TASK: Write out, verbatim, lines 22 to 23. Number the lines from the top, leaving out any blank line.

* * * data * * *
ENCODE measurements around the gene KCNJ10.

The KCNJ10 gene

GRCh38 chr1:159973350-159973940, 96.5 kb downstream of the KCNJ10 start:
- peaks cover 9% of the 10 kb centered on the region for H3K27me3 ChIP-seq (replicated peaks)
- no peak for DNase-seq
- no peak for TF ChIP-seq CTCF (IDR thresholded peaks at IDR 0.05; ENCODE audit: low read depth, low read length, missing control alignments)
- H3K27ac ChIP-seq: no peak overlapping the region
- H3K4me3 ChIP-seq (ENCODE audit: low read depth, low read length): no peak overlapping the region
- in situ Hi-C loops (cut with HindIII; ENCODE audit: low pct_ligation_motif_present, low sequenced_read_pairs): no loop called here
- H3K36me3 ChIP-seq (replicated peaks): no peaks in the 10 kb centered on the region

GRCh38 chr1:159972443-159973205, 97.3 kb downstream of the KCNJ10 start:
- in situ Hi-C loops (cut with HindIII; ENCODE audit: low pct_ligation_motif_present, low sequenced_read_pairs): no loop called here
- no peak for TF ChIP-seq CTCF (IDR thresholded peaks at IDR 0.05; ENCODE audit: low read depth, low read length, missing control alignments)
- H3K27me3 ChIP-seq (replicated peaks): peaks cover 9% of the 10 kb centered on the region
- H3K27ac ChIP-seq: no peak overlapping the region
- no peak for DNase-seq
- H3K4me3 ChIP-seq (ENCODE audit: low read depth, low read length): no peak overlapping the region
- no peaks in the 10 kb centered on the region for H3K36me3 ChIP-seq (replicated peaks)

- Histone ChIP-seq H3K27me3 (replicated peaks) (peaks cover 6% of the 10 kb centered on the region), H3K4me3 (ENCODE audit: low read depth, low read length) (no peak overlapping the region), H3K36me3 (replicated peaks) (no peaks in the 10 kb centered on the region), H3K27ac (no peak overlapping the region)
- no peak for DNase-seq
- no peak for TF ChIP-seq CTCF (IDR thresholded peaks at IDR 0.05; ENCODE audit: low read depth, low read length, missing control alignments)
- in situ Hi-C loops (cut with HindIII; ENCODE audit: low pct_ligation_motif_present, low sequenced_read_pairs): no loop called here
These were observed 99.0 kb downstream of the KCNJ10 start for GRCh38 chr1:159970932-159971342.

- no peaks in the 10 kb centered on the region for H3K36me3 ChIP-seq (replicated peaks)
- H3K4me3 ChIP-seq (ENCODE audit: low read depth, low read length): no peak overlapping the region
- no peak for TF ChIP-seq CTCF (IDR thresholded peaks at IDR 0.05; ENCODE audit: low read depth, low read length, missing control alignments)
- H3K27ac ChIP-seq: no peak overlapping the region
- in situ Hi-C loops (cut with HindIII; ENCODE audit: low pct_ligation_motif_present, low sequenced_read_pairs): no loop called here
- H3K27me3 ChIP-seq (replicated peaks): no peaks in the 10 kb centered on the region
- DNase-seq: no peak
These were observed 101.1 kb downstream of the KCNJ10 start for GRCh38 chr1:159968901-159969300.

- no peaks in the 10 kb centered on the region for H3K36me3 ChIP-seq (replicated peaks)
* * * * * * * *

- in situ Hi-C loops (cut with HindIII; ENCODE audit: low pct_ligation_motif_present, low sequenced_read_pairs): no loop called here
These were observed 99.0 kb downstream of the KCNJ10 start for GRCh38 chr1:159970932-159971342.